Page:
In vitro, Kaitlyn suffered a stroke. Her mom, Jacqueline, explains, “When I was pregnant, they did an early ultra sound. They believed the baby had a disorder called ‘Dandy Walker Malformation.’ This disorder is basically known as water head where the brain does not drain correctly and the ventricles close. It was only after Kaitlyn was born we learned she had suffered a stroke while in the womb; not the disorder they had originally thought.”
Labeled as having cerebral palsy, Kaitlyn walks with assistance of a walker. She has spasticity on the right side of her body; her right hand has limited use. She is vocal, but non verbal, and is assisted in communicating with a “speech board.” It’s a small computer like device that has photos and words programmed into it. Kaitlyn can hit a word or photo to communicate with those around her what she needs or wants to say.
“She definitely knows what she wants,” assures her mom. “She has cognitive skills, and is aware of the world around her in many different ways.”
Jacqueline and Martin Dix lived in Danville, V.A. during Jacqueline’s pregnancy, but came to Chapel Hill for the delivery because they knew Kaitlyn would need specialized care. Currently, they live in Holly Springs and their quest for medical care for Kaitlyn has moved outside of North Carolina, outside the United States in fact. Kaitlyn was last treated at a clinic in Costa Rica, where advances in stem cell treatments have outpaced those here in the U.S.
Jacqueline explains, “This past April we went to Costa Rica for stem cell treatments using cord blood.
Because I didn’t bank Kaitlyn’s own cord blood after she was born, we were not eligible for this type of treatment here in the U.S. Duke is doing a cord blood study right now, but we were not able to qualify.”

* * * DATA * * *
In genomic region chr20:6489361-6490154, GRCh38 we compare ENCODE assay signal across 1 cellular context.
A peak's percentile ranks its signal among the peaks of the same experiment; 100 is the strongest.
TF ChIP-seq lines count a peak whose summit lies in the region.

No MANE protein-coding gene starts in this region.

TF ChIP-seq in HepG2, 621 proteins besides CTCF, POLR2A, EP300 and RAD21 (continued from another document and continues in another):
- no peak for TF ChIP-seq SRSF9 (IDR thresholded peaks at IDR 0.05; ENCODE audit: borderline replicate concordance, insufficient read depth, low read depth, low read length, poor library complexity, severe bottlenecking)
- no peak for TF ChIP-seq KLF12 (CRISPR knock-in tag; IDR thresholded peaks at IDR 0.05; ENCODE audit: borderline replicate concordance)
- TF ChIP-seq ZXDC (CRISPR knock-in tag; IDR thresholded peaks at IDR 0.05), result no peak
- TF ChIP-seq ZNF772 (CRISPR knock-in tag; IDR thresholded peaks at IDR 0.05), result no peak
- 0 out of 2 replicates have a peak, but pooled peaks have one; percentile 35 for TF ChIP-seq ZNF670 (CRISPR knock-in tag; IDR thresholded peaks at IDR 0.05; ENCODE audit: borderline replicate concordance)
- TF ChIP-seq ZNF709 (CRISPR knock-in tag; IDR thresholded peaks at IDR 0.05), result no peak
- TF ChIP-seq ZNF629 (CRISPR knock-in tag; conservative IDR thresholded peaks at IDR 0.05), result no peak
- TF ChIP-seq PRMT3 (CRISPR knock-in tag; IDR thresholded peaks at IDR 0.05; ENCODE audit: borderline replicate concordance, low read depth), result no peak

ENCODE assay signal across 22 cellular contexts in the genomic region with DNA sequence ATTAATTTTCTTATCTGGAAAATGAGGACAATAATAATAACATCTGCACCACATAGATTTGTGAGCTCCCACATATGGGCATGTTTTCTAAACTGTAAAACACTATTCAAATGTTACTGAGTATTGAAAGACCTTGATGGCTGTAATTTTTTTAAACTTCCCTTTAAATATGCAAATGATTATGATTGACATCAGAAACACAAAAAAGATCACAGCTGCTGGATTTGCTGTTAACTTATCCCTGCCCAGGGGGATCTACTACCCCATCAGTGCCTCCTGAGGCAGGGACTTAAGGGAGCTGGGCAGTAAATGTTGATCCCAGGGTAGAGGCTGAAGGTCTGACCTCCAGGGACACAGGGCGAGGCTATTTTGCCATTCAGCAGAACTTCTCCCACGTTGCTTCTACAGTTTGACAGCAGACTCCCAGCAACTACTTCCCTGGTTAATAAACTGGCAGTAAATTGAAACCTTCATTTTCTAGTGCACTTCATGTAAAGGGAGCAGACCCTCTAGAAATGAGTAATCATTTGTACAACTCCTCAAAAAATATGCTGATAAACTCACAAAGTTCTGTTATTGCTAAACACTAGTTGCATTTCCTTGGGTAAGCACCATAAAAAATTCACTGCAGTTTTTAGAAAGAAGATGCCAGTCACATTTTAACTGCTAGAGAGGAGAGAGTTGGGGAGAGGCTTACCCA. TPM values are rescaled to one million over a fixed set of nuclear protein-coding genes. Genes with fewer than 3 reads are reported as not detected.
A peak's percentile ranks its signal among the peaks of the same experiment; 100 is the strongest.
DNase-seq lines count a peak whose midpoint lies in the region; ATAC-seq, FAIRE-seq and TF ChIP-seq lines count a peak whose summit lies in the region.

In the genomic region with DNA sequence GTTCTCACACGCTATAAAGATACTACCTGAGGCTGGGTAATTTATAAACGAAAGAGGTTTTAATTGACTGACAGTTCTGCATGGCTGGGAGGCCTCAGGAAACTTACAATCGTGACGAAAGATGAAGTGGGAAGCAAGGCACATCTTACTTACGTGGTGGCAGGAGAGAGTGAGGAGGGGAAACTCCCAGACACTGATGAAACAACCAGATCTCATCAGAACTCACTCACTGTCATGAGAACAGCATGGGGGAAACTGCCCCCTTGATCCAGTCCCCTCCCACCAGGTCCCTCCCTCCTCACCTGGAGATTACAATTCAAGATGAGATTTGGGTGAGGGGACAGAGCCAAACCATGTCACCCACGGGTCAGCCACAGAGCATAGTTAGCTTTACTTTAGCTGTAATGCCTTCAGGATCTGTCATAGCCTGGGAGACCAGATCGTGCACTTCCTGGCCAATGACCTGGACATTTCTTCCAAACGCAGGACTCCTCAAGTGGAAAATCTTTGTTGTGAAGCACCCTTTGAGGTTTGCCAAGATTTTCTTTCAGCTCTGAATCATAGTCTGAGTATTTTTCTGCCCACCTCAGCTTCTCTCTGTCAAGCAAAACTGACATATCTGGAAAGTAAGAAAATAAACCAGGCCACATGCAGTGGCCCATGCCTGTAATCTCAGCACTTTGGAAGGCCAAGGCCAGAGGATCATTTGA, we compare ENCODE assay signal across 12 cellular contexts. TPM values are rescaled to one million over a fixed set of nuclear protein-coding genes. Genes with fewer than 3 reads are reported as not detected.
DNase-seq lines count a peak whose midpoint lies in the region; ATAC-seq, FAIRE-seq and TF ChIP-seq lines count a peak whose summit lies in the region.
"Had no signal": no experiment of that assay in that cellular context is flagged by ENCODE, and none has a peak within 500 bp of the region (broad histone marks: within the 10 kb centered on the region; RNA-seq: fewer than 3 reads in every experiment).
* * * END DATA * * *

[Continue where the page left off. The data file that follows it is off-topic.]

The cord blood that Kaitlyn received was from donations. “This contains no blood products,” Jacqueline says. “They just extract the cells from the cords post delivery. This is the stuff that would have been just thrown away after delivery anyway.”
Soon after Kaitlyn’s first treatment, her mother was amazed. She says, “It’s like watching a miracle unfold, a miracle in the making.”
Since the treatment seven months ago, Kaitlyn has gained more mobility and her mother says there is an improvement in her cognitive abilities as well. “She’s more in tune to what’s going on around her, and she’s using her talk device more to string together more words. She has become more expressive.”
Martin and Jacqueline are currently working diligently to fundraise for the $12,750 they need to take Kaitlyn to a sister clinic in Panama in January for a second round of stem cell treatments. The family is inviting children, young and old, to participate in an “enchanted story telling event” featuring Santa’s Woodsman, E. Gale Buck. A “Day with Santa” will be held on Saturday, Nov. 13, from 1 p.m. until 3 p.m. at the Hunt Community Center on Stinson Avenue in Holly Springs in Room 10. There is no admission fee, however, donations will help support Kaitlyn’s next round of stem cell treatments. Anyone interested in attending can register at email@example.com. The Kaitlyn Dix Medical Fund has been established at First Citizens Bank, 1244 North Main Street, Fuquay Varina or 1825 Kildaire Farm Road in Cary. All Aboard Pizzeria and Ice Cream in Holly Springs will hold a “Community Night Fundraiser for Kaitlyn” on Thursday, Dec. 16, from 5 p.m. until close. Ten percent of the evening’s proceeds will benefit Kaitlyn, and there will be a 50/50 raffle.
For more information visit Katilyn’s Stem Cell Journey on Facebook.